Wake up daily to our latest coverage of business done better, directly in your inbox.


Get your weekly dose of analysis on rising corporate activism.

Select Newsletter

By signing up you agree to our privacy policy. You can opt out anytime.

Gina-Marie Cheeseman headshot

Sea-Level Rise Could Have Big Impacts, Even If We Stay Under 2 Degrees


The world is almost halfway to the 2 degrees Celsius global temperature rise that experts warn we can’t go beyond -- not if we want to maintain life on this planet as we know it.

The U.K.’s Met Office released data this week that shows the global mean temperature at the earth’s surface is set to reach 1 degree Celsius above pre-industrial levels. The data is from January to September this year. In other words, 2015 could be the year we make it halfway toward the 2 degrees Celsius warming level.

Two degrees Celsius is the level of temperature rise countries are working to stay beneath, and next month they will converge in Paris for climate talks. However, even if the warming is limited to the 2-degrees benchmark, sea-level rise would still be a problem that will affect land where 280 million people currently live, a recently released report shows.

A 2-degrees warming scenario could cause 15.4 feet of sea-level rise. If warming reaches 4 degrees Celsius, land where 627 million people live would be impacted as sea level rise would “submerge land,” according to the report. So, clearly reducing carbon emissions to meet the 2-degrees benchmark would reduce the sea-level rise considerably.

The projections in the report, published by Climate Central, are for post-2100 sea levels. If warming is limited to 2 degrees, “the locked-in sea level rise projected would not submerge land home to more than half of today’s population in any listed megacity,” the report states. But out of the 10 megacities listed with the highest populations that would be affected by sea-level rise, five would still be affected: Shanghai; Hong Kong; Hanoi, Vietnam; Mumbai, India; and Osaka, Japan.

Note that all the megacites that would be affected by sea-level rise are in Asia. The continent is home to the six most at-risk nations for threatened land, as measured by a total 2100 population projection, and nine of the 10 most at-risk nations, as measured by population percentage in the same places. A whopping 74 percent of the global population on at-risk land live in Asia.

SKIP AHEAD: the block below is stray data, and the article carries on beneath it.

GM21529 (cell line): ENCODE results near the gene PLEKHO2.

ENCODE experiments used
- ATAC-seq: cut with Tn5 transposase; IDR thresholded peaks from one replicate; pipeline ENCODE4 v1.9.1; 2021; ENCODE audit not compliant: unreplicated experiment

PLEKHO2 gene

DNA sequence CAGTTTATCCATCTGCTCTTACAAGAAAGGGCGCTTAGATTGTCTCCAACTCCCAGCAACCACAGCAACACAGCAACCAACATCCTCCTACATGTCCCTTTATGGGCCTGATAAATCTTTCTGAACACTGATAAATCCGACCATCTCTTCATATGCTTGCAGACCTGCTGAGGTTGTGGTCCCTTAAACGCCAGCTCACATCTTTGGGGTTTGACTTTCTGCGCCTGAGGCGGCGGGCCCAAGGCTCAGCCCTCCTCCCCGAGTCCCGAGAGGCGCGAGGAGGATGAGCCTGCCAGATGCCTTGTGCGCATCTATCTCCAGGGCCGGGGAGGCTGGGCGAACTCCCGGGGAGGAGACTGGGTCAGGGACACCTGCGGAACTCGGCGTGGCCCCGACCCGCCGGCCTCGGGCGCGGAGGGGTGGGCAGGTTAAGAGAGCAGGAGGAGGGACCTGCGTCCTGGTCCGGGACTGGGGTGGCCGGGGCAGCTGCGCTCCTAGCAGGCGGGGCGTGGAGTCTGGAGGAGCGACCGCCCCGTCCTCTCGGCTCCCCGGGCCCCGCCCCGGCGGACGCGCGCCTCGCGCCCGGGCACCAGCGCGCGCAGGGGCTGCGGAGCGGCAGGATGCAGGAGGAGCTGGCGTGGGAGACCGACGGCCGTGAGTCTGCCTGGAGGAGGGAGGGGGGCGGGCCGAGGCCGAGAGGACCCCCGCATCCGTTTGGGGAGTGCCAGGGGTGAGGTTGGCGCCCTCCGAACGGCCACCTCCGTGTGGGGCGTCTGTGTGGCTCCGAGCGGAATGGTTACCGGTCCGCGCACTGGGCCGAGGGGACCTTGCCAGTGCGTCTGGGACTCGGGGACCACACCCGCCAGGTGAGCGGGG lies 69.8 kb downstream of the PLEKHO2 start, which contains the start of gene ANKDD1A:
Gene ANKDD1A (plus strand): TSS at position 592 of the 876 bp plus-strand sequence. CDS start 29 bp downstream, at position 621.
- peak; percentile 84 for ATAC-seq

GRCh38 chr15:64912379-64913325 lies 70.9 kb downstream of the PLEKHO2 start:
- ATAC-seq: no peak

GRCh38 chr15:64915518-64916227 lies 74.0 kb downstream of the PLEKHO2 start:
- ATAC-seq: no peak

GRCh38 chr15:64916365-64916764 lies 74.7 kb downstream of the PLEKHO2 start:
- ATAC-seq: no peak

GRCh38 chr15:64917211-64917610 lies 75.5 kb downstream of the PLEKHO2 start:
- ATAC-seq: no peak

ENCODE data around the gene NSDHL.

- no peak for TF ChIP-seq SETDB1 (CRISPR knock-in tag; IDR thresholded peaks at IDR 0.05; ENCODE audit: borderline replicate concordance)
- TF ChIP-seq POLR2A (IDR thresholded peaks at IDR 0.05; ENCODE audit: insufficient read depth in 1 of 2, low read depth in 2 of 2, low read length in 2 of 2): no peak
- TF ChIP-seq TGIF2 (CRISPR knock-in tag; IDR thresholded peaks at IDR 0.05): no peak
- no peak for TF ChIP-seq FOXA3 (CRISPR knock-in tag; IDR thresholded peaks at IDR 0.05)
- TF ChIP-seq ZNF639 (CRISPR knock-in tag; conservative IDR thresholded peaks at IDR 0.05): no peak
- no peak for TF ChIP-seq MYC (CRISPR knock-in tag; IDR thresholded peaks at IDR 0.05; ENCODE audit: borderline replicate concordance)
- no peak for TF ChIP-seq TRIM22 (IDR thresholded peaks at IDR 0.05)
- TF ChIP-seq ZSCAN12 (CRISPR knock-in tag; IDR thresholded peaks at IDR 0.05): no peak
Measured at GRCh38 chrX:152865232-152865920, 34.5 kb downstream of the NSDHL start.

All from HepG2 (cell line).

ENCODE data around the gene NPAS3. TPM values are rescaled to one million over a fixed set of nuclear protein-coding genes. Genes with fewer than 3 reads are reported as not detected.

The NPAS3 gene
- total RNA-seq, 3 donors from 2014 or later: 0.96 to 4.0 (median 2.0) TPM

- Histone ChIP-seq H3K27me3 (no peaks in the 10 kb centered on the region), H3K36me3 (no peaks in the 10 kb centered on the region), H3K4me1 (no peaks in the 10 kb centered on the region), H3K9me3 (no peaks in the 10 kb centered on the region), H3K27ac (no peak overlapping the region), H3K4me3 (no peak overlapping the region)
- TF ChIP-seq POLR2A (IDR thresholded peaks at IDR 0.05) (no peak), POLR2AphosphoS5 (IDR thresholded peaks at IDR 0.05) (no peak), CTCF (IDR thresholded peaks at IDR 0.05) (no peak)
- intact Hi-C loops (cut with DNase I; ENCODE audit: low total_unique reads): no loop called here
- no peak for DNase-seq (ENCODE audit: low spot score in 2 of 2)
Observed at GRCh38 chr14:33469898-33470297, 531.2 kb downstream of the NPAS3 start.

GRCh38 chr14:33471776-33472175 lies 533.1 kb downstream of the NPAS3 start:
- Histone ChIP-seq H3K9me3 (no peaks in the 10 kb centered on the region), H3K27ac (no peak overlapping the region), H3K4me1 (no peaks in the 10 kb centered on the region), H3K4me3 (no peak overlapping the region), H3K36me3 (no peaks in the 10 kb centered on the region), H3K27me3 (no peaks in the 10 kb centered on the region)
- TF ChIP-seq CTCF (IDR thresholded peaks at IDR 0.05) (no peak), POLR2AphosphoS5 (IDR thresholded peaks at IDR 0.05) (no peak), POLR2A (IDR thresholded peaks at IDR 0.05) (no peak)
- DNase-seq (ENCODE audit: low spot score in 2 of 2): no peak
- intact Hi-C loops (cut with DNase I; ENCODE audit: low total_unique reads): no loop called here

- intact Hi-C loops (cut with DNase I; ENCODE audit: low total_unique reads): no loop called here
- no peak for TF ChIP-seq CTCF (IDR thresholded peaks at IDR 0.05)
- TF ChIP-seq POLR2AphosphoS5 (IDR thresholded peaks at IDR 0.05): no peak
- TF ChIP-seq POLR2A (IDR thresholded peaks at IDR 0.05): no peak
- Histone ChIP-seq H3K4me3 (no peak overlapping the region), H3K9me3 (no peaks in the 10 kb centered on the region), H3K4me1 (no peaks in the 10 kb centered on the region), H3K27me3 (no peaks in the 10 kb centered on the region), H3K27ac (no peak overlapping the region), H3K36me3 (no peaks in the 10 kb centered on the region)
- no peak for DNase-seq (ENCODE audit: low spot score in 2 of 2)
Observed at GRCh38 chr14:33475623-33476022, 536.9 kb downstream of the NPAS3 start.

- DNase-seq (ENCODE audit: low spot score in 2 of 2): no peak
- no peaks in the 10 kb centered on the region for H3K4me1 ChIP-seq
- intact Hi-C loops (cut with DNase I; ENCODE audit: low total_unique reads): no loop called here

Twelve countries have over 10 million people living on at-risk land under the 4-degrees warming scenario, and eight of them are in Asia (India, Bangladesh, Vietnam, Indonesia, Japan, Philippines, Thailand and Myanmar). Limiting the temperature rise to 2 degrees would reduce exposure by over 10 million people in all but two nations listed (Thailand and Myanmar).

China is the country with the “most to lose from business as usual,” the report warns. The biggest emitter of greenhouse gas (GHG) emissions in the world, China has 145 million citizens on land at-risk of sea level rise if global temperature rise is allowed to reach 4 degrees Celsius. If the 2-degrees benchmark is maintained, China would have 64 million people at risk.

The Climate Central report builds on a paper published in October by the Proceedings of the National Academy of Sciences (PNAS) of the U.S. by the same authors. The paper focused on sea-level rise in the U.S., finding that over 20 million people in the U.S. live on at-risk land. The total area includes 1,185 to 1,825 municipalities “where land that is home to more than half of the current population would be affected,” the paper states. Among those municipalities are at least 21 cities that have populations of over 100,000.

With “aggressive” carbon emissions reductions, over half of the municipalities would avoid risk -- “if the West Antarctic Ice Sheet remains stable,” according to the paper. And over half of the “U.S. population-weighted area under threat could be spared.”

The findings of both the Climate Central report and the PNAS paper highlight the importance of the powers that be hammering out a good climate agreement next month in Paris.

Image credit: Flickr/U.S. Geological Survey

Gina-Marie Cheeseman headshotGina-Marie Cheeseman

Gina-Marie is a freelance writer and journalist armed with a degree in journalism, and a passion for social justice, including the environment and sustainability. She writes for various websites, and has made the 75+ Environmentalists to Follow list by Mashable.com.

Read more stories by Gina-Marie Cheeseman

More stories from Energy & Environment